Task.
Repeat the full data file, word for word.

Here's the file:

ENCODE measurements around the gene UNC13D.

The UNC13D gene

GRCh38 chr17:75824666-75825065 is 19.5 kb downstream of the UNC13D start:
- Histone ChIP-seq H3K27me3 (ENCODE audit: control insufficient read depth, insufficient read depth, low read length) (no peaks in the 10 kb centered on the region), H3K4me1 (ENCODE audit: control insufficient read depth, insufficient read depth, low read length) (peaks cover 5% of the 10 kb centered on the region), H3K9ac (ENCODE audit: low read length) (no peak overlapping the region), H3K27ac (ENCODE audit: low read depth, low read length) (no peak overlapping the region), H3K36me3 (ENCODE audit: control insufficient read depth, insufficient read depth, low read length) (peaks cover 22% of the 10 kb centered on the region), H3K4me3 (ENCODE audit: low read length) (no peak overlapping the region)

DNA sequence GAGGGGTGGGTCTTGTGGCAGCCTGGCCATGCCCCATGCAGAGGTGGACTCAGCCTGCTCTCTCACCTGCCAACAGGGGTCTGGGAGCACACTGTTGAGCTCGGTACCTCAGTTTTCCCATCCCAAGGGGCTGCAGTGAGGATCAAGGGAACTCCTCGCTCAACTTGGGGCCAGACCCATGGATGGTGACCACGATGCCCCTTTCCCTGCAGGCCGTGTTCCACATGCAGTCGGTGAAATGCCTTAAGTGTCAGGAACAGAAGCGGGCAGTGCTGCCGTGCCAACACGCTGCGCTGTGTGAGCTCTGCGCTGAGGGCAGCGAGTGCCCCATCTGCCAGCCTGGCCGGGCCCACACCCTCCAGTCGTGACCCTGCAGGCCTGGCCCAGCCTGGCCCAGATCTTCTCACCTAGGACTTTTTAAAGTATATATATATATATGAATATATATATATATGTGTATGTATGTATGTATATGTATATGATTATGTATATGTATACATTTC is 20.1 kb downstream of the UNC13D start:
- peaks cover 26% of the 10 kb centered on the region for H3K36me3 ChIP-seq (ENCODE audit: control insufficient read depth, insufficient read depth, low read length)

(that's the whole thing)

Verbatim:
ENCODE measurements around the gene UNC13D.

The UNC13D gene

GRCh38 chr17:75824666-75825065 is 19.5 kb downstream of the UNC13D start:
- Histone ChIP-seq H3K27me3 (ENCODE audit: control insufficient read depth, insufficient read depth, low read length) (no peaks in the 10 kb centered on the region), H3K4me1 (ENCODE audit: control insufficient read depth, insufficient read depth, low read length) (peaks cover 5% of the 10 kb centered on the region), H3K9ac (ENCODE audit: low read length) (no peak overlapping the region), H3K27ac (ENCODE audit: low read depth, low read length) (no peak overlapping the region), H3K36me3 (ENCODE audit: control insufficient read depth, insufficient read depth, low read length) (peaks cover 22% of the 10 kb centered on the region), H3K4me3 (ENCODE audit: low read length) (no peak overlapping the region)

DNA sequence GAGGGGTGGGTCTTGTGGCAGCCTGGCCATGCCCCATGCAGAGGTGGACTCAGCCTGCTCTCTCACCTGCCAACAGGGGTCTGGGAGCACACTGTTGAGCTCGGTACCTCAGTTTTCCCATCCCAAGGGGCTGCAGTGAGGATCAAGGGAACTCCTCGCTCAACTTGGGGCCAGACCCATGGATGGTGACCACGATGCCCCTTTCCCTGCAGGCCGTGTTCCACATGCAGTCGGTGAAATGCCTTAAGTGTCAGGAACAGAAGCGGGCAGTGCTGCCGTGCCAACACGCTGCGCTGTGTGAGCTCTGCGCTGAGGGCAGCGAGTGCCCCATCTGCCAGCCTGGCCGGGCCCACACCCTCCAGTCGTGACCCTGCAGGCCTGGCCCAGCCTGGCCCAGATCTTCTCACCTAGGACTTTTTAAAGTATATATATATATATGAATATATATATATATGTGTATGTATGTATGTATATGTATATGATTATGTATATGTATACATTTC is 20.1 kb downstream of the UNC13D start:
- peaks cover 26% of the 10 kb centered on the region for H3K36me3 ChIP-seq (ENCODE audit: control insufficient read depth, insufficient read depth, low read length)